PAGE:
BUENOS dias! Oh, and feliz Nuevo Ano (happy New Year).
So where was I….?
Oh yes, chilis, that’s what I really want to talk about today.
I’ve referred to them often enough in this blog without really going into detail about my encounters.
So as they’re a cornerstone of meals in Tijuana and Mexico, It seems right to shed some light on the little buggers.
Firstly, no matter what anyone says about how great they are and how a dish 'simply isn’t the same' without them, bear this little fact in mind…
Capsaicin, one of the main substances found in chilis, is one of the key ingredients of pepper spray - you know, the WEAPON.
I rest my case.
These things are armed and dangerous. And they should carry a health warning.
Jacky’s dad swears blind that they’re actually “muy bueno” and won’t hear a bad word said against them.
“Different chilis have different effects on your body,” he told me yesterday as I once again mulled over adding some to my soup.
“Some are irritants, some help your stomach, and some make you sweat. Some are bad for you, and some are good.
“If you’re feeling rough after a night out drinking, you can eat some habanero chilis and you will feel better.
“You sweat out the alcohol.”
Okay, fair shout. Although personally I think the last thing I’d want to eat on a hangover is something which would ultimately make me feel sick.
The habanero chilis are a particularly violent and nasty variety, as I found out a couple of weeks ago.
Contrary to my previous belief, the small ones are the more powerful.
Who’d have thought that something so tiny, orange, and kind of cute-looking could pack such an evil punch?!
Behold the habanero - cute but violent
I was having some soup over Christmas and Jacks’ dad suggested I add some habaneros to “add some flavour”.
Holy sh*t. Within seconds of eating a spoonful I turned into a cartoon character complete with steam bursting out of my ears. I started sneezing uncontrollably, and my nose streamed like Niagara Falls.
My tongue suddenly wanted nothing to do with the rest of my body ever again.
Of course my pain and suffering generated immense pleasure and hilarity with my Mexican family.
“This is GOOD for you?!” I attempted to argue as torrents of sweat poured off my forehead and onto the once dry tablecloth.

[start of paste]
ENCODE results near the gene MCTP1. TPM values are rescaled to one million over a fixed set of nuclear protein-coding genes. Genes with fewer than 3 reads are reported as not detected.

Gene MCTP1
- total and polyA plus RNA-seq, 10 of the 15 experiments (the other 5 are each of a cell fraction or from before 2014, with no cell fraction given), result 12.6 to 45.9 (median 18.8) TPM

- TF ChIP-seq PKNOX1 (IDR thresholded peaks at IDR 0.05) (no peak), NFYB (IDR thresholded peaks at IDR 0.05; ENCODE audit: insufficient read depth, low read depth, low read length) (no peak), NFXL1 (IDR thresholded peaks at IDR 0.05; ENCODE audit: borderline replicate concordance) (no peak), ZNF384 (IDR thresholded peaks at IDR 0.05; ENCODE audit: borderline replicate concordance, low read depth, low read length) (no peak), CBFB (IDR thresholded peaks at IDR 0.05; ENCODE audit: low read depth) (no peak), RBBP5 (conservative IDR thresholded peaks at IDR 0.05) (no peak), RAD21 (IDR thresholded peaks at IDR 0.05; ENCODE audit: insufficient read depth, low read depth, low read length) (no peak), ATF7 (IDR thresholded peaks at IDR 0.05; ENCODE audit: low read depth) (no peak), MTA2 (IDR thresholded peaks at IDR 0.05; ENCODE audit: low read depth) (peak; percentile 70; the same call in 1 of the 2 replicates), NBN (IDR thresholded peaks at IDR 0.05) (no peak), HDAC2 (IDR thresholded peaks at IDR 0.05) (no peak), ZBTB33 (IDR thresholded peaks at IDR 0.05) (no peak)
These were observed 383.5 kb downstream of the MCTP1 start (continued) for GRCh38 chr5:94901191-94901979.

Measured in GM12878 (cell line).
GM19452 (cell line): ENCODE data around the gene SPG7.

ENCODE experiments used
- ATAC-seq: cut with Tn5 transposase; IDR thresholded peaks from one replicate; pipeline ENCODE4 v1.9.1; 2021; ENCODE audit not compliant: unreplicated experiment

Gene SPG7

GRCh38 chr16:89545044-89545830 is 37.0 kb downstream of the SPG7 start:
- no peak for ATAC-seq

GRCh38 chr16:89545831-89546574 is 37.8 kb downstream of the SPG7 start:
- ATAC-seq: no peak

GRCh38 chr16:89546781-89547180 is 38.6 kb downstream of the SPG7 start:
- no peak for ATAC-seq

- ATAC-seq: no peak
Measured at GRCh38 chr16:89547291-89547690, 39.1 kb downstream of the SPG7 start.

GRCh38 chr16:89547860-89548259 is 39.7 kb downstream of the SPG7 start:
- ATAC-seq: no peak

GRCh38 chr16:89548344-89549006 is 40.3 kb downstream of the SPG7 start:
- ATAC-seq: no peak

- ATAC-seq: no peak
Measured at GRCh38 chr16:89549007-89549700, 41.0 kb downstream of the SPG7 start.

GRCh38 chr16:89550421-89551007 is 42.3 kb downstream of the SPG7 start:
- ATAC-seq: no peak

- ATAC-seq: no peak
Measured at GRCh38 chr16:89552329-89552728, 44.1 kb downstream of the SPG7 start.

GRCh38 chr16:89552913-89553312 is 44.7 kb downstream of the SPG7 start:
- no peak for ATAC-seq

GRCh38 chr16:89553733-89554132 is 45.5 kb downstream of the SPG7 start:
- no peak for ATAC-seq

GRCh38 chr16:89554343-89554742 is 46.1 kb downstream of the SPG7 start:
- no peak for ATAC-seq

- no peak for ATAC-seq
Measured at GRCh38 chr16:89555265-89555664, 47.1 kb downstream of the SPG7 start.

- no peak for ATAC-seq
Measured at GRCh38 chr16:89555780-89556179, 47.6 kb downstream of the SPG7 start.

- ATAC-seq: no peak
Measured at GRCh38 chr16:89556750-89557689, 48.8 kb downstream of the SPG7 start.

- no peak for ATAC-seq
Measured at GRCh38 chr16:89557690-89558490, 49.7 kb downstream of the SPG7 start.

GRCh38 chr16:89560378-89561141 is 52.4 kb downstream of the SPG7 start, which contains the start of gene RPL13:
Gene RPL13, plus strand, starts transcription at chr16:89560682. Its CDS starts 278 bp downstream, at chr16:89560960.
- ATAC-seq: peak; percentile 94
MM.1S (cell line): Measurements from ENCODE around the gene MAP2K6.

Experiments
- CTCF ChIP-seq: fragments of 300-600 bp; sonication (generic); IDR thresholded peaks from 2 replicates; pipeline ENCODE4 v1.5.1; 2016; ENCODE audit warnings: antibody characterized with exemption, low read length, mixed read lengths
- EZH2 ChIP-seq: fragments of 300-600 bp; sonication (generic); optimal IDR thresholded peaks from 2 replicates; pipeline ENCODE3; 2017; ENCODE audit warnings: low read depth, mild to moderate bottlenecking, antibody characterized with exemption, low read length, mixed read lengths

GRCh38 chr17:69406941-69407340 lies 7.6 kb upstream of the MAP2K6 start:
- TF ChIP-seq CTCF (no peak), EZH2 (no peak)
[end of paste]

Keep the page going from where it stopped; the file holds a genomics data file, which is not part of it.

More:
I struggled to see any ‘good’ in the meal’s late addition.
“If it’s too hot for you add some lime?” he said offering up a solution.
How about passing me the fire extinguisher and a couple of towels? I thought.
I did try and reply verbally, but my tongue refused to allow me to speak properly so I simply generated a noise.
Habaneros - should be sold with health warnings, or painkillers
I had no idea that there were so many varieties of chili.
In England, chili is chili. Or at least for me it was.
Here they seem to have different ones for every day of the week.
Chili de arbol, guajillo chilis, habanero, pasilla, jalapeno and ancho chilis... to name but a few.
Dried chili de arbol
A light snack Jacks?
Dried guajillo chilis
Each one boasts a different level of flavour and heat.
One of the many things I find weird and wonderful about Jacks is the way that when we go to the cinema, she adds jalapenos and their brine juice to the popcorn box.
She throws the chilis all over the popcorn and adds the liquid on top just to give them some extra flavour.
Being a Brit with a definite sweet tooth as opposed to sour, I stick with the sugar-coated popcorn.
So when we have a ‘half-and-half’ box of popcorn I definitely know when I’ve reached the bottom.
I always joke that Jacks would put chili on her cornflakes if she could, and it’s no exaggeration.
In her view (and the rest of the family’s for that matter) no meal is complete without something which turns you bright red and makes you reach for a glass of water.
Soup? Add chili. Noodles? Add chili. Quesadillas? Add chili. Scrambled eggs?! Add chili. Potatos chips? Chili sauce.
Chili? Of course, add some more chili.
"Would you like some crisps with your chili sauce?!"
Towards the end of our recent trip to England she actually began shaking due to the lack of chili in her diet.
I had to hide my small chili plant away for fear of it being chewed in the middle of the night.
For most Mexicans chili is the staple ingredient of any meal.
Even the chocolate here has chili in it!
They very obviously have stomachs lined with lead.
According to Wikipedia chili peppers have been part of the human diet in the Americas since at least 7500BC, so the Americans (whether it be northern or southern) really should no better.
I guess after that amount of time their stomachs and digestive systems have got used to the effects of eating the buggers.
And yes, it seems that they truly do have medicinal uses.
In retrospect, I don’t think that seven months is nearly long enough for an English gut to get used to consuming chilis – whatever variety they are.
I think I’ll stick to the ‘Flaming Hot’ Monster Munch… if only I could find them out here…